Tuesday, July 27, 2010

Cato: Abolish state income tax

From Richard W. Rahn, senior fellow at the Cato Institute and chairman of the Institute for Global Economic Growth. I wish Ohio legislators would read this!

Did you know there are nine states that have no state income tax? The non-income-tax states (see accompanying chart) are geographically and economically diverse, ranging from the state of Washington in the Pacific Northwest, to Texas and Florida in the South, and up to New Hampshire in the Northeast.

Why is it that some of the states with the biggest fiscal problems have the highest individual state income tax rates, such as New York and California, while some of the states with the least fiscal problems have no state income tax at all? High-tax advocates will argue that the high-tax states provide much more and better state services, but the empirical evidence does not support the assertion.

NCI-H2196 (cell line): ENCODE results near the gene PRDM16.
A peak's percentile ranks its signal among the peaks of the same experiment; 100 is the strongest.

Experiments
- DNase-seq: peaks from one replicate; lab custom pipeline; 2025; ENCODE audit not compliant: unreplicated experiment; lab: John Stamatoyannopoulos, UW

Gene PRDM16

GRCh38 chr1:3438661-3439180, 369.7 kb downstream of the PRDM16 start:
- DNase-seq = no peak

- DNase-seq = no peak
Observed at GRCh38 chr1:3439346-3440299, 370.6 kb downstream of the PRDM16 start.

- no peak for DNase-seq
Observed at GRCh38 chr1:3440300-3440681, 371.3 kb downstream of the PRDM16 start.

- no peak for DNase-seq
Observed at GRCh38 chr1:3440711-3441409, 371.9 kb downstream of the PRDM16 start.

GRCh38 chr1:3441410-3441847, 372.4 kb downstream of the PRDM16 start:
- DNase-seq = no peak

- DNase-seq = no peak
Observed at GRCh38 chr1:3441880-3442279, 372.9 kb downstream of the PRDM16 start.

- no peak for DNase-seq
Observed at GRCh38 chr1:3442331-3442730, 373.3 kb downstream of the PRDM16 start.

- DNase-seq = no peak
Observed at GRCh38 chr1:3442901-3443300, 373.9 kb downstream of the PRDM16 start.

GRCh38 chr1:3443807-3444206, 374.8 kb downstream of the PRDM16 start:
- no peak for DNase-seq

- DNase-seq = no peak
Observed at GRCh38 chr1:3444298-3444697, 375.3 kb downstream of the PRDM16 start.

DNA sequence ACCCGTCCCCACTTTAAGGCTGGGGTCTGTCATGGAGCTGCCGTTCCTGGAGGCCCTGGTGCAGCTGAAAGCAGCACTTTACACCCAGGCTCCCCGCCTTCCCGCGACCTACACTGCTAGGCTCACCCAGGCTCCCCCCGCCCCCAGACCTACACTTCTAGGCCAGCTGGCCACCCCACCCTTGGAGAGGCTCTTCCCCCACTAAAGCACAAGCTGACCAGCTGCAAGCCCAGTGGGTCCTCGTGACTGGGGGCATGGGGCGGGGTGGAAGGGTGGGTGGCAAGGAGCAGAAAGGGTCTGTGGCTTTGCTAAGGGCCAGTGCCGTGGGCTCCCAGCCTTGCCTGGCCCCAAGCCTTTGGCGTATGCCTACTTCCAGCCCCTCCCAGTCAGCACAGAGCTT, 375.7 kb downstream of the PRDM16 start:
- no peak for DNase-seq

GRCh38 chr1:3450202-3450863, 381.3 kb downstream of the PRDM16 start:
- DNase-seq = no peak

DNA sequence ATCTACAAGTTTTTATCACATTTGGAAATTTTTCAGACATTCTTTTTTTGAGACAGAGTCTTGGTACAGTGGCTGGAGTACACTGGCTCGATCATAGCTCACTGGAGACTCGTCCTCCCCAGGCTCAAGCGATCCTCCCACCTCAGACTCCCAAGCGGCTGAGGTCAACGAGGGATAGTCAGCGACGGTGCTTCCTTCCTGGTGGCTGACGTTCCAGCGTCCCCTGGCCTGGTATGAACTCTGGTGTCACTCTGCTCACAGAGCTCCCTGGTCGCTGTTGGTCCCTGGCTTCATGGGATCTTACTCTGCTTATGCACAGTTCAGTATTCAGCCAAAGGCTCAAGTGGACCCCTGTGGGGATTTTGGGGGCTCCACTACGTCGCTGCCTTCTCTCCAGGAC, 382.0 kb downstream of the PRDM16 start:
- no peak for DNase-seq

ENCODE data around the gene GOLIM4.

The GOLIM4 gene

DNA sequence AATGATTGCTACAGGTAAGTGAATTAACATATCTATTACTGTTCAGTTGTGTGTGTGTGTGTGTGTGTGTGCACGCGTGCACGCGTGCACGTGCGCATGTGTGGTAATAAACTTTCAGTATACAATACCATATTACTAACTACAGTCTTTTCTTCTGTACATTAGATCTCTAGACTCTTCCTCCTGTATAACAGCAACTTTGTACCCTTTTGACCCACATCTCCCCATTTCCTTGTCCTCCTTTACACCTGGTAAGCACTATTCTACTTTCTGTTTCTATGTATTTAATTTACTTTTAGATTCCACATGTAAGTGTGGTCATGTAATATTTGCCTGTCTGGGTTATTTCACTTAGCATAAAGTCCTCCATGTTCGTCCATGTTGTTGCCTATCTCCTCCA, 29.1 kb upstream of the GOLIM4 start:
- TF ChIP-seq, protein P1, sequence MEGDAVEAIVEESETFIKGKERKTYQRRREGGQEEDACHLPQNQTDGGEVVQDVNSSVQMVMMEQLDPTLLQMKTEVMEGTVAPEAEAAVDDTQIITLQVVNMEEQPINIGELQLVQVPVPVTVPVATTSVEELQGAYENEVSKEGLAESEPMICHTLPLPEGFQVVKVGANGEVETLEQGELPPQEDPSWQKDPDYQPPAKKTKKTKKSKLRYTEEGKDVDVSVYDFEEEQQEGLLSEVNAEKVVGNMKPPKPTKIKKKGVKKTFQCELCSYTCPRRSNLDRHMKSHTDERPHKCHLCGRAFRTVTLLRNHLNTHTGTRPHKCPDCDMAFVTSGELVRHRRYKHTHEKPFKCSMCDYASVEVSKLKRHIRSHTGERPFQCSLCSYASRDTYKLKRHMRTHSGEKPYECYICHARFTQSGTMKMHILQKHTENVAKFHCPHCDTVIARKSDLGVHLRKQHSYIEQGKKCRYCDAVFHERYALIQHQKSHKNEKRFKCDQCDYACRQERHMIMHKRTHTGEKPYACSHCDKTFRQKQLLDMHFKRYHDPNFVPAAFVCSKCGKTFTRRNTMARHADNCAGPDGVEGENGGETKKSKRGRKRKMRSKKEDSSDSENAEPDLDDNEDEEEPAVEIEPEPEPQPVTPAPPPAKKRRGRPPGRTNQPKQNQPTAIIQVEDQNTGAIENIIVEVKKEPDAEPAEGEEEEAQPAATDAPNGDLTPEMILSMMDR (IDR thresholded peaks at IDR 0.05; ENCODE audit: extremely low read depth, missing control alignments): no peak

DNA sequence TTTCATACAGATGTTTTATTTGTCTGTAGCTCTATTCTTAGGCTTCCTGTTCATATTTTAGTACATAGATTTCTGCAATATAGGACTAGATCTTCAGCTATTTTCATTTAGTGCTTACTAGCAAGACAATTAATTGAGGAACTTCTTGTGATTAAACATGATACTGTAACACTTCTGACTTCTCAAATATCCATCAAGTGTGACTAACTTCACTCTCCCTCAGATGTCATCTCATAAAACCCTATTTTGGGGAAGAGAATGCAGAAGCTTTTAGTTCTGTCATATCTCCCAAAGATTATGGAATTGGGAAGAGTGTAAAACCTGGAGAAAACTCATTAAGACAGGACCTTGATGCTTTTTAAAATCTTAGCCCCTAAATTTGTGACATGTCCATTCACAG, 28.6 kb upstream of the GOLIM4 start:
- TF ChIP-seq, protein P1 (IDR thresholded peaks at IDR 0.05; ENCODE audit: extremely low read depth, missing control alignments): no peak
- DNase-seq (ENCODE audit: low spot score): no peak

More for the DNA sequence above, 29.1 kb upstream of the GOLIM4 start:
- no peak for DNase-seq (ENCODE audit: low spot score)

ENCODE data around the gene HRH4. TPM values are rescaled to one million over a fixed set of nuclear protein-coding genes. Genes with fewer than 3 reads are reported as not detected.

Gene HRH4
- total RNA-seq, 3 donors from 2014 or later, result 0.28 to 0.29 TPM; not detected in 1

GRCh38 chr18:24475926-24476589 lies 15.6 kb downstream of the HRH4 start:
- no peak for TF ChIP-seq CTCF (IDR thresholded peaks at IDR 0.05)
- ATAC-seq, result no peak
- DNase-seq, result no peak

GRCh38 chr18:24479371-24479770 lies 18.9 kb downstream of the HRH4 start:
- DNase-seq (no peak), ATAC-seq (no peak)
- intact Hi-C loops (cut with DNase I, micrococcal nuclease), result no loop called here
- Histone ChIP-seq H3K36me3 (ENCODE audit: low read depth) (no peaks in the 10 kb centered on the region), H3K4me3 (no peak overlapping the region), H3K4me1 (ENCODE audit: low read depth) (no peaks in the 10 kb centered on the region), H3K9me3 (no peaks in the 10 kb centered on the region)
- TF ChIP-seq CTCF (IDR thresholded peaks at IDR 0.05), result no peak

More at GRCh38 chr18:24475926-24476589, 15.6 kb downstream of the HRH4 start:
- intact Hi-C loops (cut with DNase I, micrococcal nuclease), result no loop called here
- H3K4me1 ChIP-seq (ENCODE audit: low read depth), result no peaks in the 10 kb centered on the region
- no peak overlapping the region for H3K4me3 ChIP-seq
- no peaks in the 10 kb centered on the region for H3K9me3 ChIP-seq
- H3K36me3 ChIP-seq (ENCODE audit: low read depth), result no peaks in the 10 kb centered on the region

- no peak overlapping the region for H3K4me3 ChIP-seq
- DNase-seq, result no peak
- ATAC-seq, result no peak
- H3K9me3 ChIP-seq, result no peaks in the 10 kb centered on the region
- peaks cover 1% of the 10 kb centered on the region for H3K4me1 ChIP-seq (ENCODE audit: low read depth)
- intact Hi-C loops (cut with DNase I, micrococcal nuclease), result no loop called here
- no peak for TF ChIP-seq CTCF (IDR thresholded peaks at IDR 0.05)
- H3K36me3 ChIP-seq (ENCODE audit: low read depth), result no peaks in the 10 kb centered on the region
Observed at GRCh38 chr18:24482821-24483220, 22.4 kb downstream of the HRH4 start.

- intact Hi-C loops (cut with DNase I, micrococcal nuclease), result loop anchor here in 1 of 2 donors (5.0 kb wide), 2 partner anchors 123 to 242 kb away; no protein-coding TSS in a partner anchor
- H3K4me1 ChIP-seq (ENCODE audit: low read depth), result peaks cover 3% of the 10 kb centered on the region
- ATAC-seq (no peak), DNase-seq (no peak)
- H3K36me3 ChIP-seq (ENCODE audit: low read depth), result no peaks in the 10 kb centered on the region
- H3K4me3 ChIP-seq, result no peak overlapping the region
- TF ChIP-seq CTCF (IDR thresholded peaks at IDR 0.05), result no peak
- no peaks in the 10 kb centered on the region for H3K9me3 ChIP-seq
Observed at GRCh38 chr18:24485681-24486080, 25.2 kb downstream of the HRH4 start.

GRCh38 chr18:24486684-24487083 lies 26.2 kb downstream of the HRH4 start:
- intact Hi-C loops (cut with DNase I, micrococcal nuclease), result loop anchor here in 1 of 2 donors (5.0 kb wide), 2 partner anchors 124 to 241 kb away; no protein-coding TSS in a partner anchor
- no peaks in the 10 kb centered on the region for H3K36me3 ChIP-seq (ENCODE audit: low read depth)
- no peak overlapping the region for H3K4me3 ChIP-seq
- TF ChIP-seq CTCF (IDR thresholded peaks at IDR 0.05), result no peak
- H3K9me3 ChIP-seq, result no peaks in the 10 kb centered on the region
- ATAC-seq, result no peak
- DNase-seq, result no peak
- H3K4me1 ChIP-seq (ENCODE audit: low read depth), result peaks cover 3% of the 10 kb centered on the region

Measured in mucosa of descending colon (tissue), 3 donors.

read more....


Hooda Thunkit (Dave Zawodny) said...


Excellent post!

"I wish Ohio legislators would read this!"

I do have to take exception to the above statement though as I question our legislator's ability to effectively read and comprehend such complex issues. . .


Kadim said...

I agree with CATO though Florida's taxes for middle class people are about the same as they are in Ohio.

Florida is going through a budget crisis at the moment, and their solution is to nickel and dime people.

A Florida car title (new/replacement/lien dropped) costs a whopping $75, plus an extra $2 if you want it on paper.

I'll be curious to see what Texas and Florida do in the next couple years about their budget problems.

I think Texas will end up adopting an income tax in the long-run. If Ohio could move in the opposite direction that would be pretty nifty.

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